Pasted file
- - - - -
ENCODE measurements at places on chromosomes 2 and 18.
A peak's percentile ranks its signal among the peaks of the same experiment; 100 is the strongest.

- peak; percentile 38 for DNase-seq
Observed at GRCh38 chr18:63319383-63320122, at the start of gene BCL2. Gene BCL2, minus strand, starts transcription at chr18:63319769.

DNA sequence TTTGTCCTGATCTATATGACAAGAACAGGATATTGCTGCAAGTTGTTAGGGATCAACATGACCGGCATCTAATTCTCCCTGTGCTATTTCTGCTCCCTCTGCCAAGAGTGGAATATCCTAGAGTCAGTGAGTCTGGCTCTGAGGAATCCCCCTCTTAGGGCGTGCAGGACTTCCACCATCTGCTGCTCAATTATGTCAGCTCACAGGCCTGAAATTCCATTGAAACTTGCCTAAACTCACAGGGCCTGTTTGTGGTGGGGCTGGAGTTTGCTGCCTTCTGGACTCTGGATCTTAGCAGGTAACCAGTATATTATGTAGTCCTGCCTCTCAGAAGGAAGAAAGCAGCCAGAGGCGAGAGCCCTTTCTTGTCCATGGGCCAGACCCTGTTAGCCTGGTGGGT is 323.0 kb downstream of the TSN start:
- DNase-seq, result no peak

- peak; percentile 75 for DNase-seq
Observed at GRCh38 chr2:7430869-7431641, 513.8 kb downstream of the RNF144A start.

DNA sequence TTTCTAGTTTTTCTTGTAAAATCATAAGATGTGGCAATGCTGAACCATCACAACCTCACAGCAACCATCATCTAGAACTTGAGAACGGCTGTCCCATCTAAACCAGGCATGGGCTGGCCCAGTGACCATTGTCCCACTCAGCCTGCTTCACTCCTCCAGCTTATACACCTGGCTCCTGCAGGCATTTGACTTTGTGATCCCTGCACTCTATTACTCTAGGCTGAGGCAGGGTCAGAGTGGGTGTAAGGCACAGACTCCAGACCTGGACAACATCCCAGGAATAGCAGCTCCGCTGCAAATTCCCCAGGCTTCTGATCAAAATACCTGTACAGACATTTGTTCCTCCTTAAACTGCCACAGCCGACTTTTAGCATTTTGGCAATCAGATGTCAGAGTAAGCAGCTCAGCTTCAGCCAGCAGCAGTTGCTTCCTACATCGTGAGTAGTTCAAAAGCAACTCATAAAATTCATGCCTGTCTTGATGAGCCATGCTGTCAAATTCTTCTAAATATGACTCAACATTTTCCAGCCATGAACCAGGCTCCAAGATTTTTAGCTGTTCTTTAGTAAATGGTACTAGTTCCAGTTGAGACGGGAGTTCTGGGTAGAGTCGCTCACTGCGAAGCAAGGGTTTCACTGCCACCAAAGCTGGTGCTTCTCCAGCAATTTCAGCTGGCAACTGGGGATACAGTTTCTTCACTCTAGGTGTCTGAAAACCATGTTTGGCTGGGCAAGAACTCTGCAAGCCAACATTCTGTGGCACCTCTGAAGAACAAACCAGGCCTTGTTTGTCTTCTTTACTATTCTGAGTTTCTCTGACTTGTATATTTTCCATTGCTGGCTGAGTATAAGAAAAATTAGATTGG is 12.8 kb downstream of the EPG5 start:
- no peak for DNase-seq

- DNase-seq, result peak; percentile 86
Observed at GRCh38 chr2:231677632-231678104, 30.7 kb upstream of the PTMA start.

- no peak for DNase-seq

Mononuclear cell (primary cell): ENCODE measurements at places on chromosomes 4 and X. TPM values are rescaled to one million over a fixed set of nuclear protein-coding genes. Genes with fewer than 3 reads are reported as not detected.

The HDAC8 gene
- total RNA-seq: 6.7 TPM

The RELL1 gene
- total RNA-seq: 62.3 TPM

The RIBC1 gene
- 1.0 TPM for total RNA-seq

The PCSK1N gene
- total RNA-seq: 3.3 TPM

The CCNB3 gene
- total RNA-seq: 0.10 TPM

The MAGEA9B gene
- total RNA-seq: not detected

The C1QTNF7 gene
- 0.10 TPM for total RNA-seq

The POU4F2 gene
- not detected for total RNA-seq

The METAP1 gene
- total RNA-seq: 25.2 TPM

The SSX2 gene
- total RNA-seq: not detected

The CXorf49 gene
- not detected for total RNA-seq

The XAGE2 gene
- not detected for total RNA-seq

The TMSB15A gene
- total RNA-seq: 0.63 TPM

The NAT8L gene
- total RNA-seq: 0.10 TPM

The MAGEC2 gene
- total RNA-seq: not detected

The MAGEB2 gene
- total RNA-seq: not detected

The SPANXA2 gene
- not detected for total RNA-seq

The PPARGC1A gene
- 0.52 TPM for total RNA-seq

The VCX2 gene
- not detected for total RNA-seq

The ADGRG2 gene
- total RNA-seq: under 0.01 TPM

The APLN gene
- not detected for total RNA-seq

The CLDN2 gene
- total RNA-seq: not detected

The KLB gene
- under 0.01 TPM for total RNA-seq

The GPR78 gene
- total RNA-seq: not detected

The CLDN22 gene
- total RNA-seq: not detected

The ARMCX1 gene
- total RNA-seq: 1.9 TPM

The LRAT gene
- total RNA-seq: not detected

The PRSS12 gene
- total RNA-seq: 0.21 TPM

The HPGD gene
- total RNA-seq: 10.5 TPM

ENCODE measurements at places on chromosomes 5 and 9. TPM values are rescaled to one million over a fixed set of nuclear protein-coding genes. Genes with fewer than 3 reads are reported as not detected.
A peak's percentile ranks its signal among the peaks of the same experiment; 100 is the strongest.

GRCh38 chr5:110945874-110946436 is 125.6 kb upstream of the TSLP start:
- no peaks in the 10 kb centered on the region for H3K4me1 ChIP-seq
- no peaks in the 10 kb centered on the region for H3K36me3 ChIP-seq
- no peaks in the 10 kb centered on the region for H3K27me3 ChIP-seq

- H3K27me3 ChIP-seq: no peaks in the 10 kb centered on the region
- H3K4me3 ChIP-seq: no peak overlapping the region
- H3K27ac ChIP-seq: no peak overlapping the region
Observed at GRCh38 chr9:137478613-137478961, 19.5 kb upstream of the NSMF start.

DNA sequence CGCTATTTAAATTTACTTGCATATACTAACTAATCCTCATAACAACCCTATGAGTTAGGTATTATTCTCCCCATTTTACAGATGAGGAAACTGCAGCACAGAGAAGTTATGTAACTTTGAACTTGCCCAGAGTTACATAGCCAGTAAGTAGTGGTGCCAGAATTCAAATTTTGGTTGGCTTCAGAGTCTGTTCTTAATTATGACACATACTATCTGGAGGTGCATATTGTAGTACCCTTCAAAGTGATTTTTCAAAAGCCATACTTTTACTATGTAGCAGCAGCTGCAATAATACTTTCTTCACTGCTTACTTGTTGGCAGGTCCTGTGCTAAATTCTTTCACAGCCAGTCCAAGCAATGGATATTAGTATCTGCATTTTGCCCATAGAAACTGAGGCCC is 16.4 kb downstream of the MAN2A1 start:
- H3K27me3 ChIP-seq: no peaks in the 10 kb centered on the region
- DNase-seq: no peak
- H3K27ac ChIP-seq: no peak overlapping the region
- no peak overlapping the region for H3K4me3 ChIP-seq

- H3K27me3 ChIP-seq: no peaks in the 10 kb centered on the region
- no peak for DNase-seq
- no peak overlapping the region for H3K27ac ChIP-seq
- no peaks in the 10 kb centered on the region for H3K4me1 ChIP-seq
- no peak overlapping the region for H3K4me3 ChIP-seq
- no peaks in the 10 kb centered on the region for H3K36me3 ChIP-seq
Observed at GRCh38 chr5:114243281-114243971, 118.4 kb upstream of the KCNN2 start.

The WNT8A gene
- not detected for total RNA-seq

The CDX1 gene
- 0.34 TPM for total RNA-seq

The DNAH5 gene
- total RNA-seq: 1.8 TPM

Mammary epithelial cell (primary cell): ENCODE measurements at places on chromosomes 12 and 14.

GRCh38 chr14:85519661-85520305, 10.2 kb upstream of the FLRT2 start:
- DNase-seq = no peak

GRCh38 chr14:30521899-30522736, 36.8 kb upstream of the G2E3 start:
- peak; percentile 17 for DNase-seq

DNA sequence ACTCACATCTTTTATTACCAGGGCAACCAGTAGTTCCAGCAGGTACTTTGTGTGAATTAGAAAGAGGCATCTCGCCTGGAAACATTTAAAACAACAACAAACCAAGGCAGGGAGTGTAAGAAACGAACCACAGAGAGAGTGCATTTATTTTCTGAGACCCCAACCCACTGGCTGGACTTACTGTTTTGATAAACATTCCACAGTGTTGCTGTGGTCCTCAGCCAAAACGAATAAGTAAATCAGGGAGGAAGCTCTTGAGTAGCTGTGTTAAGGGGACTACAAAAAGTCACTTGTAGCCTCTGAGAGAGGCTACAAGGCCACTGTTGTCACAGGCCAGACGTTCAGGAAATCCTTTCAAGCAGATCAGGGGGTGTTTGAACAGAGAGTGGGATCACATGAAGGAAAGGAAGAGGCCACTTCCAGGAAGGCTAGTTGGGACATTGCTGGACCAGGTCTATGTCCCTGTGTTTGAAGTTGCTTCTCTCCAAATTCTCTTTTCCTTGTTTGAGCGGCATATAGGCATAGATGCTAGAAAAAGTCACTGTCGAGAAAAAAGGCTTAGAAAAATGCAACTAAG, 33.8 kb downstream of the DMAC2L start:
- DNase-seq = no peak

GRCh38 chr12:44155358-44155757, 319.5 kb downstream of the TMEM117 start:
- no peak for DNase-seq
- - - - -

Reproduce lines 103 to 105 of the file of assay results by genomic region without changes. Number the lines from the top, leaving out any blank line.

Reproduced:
- DNase-seq = no peak

GRCh38 chr14:30521899-30522736, 36.8 kb upstream of the G2E3 start:
- peak; percentile 17 for DNase-seq